May 2008. American pianist Jason Moran slides onto a darkened stage at Bath’s Pavilion. A recording is playing of Thelonius Monk tap dancing (no .. really!). Moran takes his place at the piano and starts playing Little Rootie Tootie – its the rythmn of this tune that Monk is tap dancing. Its as if he’s in the room. An extraordinary spine tingling moment that’s stayed with me. There are plenty more from the years I’ve been going to the festival many of them surprises on a double or triple bill of performers. Gianluigi Trovesi in duo with an accordion player several years ago – I left feeling the world was a better place; A totally compelling, hear a pin drop trio gig by Abdullah Ibrahim – I nearly turned blue forgetting to breath; Andy Sheppard’s Trio Libero last year; the moment the Mingus Big Band roared in after a solo baritone started the gig with a meaty riff – I nearly burst into tears such was the emotional force of the moment. There has always been a distinctive flavour with European musicians strongly featured and introducing me to plenty of bands and musicians I would never otherwise have heard. The festival in recent years booked plenty of American artists too, during Joanna McGregor’s tenure as Director.
Why the reminiscing? Well, as I get excited about going over to the start of Bristol’s Jazz and Blues Festival tonight, and drooling over the recently announced programme for Cheltenham Jazz, I’m ‘baffled of Bath’ over the complete absence of the the jazz and improvised music related strand of the programme in the Bath Music Festival. National treasure Norma Winstone is there on the first Saturday, but that’s it. I don’t count myself as completely naive. Funding is tight, the festival as a whole is noticeably thinned – no opening party night for instance (ironically the webpage background has a large cheery crowd clearly enjoying gigs on previous opening nights and there are no gigs on the programme that would inspire the sort of dancing depicted!). There is still scope for choice though and clearly the programmers have chosen not to include this thread.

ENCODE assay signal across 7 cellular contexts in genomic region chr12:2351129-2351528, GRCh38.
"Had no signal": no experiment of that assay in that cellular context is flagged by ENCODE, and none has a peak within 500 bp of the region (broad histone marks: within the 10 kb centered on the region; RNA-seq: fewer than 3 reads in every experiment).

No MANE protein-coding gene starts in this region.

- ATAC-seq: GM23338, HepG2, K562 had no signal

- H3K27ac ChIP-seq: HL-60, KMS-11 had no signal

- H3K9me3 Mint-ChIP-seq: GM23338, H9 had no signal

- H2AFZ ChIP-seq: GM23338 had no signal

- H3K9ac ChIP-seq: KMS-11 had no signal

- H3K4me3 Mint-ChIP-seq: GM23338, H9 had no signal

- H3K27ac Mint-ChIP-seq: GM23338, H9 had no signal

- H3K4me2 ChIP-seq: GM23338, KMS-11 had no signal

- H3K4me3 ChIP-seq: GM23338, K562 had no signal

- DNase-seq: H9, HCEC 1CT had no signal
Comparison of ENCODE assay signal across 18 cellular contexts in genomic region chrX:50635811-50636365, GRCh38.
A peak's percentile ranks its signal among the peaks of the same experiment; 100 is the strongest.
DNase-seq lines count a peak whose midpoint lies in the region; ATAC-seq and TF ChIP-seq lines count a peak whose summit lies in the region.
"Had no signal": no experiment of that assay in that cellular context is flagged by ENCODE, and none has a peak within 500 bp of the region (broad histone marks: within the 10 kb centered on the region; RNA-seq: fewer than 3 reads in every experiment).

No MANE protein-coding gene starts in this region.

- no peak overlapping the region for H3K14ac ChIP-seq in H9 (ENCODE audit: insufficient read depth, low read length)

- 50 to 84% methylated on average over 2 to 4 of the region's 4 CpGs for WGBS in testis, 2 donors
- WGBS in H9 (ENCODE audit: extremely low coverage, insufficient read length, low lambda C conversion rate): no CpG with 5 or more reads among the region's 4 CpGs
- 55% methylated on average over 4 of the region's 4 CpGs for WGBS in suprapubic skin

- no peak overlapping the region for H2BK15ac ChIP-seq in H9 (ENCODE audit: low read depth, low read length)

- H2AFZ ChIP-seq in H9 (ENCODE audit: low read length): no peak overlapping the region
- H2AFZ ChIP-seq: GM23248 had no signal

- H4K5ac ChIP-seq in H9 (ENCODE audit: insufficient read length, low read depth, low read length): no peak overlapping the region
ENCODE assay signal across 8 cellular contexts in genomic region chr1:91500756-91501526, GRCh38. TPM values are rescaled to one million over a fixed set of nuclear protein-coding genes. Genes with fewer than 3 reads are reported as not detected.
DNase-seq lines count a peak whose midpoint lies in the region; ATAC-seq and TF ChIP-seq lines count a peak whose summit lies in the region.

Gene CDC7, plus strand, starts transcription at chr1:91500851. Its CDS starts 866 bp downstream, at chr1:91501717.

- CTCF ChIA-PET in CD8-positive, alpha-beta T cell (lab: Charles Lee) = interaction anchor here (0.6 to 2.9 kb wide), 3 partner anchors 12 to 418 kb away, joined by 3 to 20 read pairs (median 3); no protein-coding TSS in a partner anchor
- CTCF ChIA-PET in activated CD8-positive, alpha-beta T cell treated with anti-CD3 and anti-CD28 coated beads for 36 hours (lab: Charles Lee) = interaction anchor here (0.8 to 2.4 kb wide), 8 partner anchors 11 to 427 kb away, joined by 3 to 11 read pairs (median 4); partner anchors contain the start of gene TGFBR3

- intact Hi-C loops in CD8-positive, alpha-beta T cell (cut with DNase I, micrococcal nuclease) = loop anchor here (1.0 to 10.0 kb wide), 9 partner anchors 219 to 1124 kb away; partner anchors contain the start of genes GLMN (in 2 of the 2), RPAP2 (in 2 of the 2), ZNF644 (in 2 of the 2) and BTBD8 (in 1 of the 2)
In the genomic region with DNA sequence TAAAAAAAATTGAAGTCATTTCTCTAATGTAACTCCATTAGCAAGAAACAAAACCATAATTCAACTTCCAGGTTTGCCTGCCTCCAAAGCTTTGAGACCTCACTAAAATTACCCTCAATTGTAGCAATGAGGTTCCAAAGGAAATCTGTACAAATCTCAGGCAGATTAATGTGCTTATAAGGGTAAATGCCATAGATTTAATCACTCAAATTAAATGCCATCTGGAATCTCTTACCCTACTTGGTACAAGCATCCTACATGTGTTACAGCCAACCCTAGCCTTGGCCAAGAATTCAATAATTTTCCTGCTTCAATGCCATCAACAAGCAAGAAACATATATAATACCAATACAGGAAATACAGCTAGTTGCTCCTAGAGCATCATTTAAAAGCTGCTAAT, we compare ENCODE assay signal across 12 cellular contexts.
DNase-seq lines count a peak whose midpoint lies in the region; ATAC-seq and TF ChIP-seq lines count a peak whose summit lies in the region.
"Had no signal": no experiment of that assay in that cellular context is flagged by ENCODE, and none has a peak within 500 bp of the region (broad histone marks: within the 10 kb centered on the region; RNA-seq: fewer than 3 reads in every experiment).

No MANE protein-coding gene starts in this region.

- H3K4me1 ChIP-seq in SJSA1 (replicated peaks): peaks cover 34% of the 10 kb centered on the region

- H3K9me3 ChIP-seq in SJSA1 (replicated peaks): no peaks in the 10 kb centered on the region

I’m an upbeat appreciator of what our local scene has to offer generally, so I’m moved to say thanks for all those years of delight and inspiration whilst remaining a bit baffled as to why its gone. I’ll even miss what used to be an annual debate in the letter pages of the Chronicle as to whether what was on offer was really jazz! And an offer: If its because the new team was somehow unaware of the rich legacy of past festivals, or they couldn’t think of how to put together an exciting jazz thread of the programme that would be attractive but not break the banks then I’d gladly help them put it together and know a few others with plenty of experience locally who would too.
Baffled of Bath